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Seroprevalence of transplacentally acquired measles antibodies in HIV-exposed versus HIV-unexposed infants at six months of age.

Indian J Med Res; 145(4): 536-542, 2017 Apr.
Article in English | MEDLINE | ID: mdl-28862187
BACKGROUND & OBJECTIVES: Measles infection is reported to be more severe, prolonged and associated with a higher complication rate in children with HIV infection. Reports indicate that infants born to HIV-infected women [HIV exposed infants (HEI)] may be more vulnerable to measles. The World Health Organization recommends measles vaccination starting at six months of age in these infants who may be HIV-infected themselves. However, in India, they are given measles vaccination at nine months of age like all other infants. In this study, the seroprevalence of transplacentally acquired measles antibodies was compared in HEI and unexposed infants (HUnI) at six months of age and the proportion of HEI undergoing seroconversion after immunization with measles vaccine was assessed.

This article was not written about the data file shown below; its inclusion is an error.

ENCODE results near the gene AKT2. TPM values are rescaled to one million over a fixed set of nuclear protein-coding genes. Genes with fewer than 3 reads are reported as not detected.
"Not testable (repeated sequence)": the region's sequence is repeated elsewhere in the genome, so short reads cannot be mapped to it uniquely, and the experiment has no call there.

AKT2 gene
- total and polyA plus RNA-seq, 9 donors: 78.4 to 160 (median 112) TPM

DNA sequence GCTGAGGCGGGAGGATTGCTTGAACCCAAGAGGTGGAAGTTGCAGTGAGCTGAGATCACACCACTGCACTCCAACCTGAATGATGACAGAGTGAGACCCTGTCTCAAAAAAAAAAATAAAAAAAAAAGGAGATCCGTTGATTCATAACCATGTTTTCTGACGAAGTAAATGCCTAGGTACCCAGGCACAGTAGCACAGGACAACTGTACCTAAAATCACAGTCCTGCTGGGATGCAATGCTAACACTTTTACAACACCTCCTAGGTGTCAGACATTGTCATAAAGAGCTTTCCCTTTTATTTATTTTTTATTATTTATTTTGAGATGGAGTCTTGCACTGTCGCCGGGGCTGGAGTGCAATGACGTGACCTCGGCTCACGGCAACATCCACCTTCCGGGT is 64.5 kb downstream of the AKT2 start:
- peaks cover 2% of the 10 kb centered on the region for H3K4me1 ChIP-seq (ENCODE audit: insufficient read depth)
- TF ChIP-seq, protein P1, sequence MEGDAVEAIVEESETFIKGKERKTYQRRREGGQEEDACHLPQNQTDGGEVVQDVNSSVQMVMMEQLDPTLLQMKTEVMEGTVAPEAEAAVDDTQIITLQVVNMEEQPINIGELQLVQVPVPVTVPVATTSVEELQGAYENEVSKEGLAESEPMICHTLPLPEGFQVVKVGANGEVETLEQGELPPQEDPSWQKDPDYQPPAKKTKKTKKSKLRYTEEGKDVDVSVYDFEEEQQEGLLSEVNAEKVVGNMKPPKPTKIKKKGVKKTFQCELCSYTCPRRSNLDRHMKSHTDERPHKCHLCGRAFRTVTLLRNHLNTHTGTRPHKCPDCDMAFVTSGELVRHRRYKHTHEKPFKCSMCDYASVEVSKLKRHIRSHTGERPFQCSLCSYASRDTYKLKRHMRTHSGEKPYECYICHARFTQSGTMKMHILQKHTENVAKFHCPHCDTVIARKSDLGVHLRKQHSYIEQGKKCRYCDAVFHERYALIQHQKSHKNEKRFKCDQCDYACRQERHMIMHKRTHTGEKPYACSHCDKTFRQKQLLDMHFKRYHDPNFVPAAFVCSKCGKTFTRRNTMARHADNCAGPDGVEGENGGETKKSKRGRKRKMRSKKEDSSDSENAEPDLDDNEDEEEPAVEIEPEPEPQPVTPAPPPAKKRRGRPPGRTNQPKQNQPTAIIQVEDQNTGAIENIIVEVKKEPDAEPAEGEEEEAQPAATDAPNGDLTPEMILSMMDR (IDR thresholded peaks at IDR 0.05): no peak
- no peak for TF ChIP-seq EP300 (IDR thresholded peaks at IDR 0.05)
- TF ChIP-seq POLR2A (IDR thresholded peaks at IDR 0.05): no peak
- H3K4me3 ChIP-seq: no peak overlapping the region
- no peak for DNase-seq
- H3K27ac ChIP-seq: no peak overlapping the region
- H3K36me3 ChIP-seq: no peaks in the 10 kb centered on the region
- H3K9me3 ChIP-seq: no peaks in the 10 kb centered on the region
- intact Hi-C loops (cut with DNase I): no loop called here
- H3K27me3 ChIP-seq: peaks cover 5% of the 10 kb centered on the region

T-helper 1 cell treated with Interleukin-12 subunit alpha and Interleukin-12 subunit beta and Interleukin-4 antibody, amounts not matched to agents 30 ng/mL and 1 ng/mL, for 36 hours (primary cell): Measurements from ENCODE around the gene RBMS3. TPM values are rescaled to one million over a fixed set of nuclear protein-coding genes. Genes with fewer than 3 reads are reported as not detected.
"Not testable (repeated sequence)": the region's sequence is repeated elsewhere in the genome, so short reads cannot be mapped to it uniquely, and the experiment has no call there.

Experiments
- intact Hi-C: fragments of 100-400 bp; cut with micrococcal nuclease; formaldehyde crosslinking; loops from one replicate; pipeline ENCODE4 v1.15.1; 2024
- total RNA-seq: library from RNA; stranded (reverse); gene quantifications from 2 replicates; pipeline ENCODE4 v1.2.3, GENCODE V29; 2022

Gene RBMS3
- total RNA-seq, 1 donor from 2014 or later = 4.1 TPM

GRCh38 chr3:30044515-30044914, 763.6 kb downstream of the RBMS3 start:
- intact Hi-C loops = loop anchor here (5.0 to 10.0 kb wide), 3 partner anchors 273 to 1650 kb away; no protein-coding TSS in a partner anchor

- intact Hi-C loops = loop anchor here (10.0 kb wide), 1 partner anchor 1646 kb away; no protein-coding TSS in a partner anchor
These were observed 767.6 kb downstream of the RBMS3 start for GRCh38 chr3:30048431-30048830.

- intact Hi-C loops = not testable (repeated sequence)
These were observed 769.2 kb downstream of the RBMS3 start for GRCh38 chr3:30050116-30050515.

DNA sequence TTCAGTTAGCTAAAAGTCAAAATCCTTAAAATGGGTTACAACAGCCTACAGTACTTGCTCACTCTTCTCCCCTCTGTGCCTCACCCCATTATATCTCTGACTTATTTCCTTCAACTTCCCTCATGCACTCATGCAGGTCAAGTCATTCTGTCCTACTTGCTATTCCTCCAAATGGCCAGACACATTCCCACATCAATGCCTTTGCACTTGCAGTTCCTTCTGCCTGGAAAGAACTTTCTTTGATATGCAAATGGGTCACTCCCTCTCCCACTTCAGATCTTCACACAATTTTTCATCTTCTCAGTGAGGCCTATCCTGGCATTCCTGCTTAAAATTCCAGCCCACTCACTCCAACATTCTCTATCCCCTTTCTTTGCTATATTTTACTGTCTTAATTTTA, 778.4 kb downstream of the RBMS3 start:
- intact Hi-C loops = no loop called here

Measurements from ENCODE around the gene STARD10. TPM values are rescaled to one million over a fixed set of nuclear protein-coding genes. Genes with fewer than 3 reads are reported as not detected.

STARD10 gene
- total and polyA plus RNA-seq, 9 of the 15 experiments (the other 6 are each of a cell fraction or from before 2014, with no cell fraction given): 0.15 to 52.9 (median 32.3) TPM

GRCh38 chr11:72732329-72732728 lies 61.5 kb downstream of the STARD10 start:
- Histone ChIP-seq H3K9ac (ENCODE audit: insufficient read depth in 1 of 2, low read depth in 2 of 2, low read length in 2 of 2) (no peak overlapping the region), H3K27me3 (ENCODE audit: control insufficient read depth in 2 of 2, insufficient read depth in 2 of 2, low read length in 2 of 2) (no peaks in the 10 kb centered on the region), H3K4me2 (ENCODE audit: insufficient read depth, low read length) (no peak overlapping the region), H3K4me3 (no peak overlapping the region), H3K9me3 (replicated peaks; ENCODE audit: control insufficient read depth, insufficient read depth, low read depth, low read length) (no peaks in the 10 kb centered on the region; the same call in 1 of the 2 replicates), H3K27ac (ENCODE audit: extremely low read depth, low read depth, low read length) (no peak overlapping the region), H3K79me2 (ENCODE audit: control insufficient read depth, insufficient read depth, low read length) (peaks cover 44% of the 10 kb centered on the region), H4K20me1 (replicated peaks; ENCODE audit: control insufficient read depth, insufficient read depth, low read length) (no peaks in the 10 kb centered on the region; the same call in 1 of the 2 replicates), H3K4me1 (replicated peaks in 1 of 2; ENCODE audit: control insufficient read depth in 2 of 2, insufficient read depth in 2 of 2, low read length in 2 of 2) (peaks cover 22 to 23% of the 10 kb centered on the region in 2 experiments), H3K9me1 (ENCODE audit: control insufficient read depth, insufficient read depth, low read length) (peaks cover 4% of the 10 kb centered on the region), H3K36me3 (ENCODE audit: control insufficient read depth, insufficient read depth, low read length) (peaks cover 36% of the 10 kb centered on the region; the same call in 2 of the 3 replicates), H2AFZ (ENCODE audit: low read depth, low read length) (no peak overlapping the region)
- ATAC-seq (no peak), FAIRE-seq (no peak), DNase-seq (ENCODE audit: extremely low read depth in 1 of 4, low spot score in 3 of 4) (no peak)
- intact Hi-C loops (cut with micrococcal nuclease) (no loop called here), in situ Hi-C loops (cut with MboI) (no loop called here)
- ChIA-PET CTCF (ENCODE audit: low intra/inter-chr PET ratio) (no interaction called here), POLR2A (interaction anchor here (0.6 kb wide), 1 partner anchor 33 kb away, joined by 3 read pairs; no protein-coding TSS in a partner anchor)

In this prospective longitudinal study, measles IgG antibodies were estimated in serum of 49 HEI and 50 HUnI aged 6-7 months. Measles vaccine was then administered to HEI. Assessment for measles IgG antibodies was repeated 8-12 wk post-immunization.


Measles IgG antibodies were detected in two of 49 (4.1%) HEI and 16 of 50 (32%) HUnI. HEI were 11 times more likely to lack measles antibodies as compared to HUnI (odds ratio=11.05, 95% confidence interval=2.989-40.908). Post-vaccination, seroprevalence of measles antibodies increased to 38.5 per cent (PInterpretation & conclusions: Most HEI lacked measles antibodies at six months age and were, therefore, more vulnerable to measles than HUnI. Seroconversion in response to a single dose of measles vaccine administered at six months age was low in these infants, signifying the need of additional dose(s) of measles/measles-containing vaccine.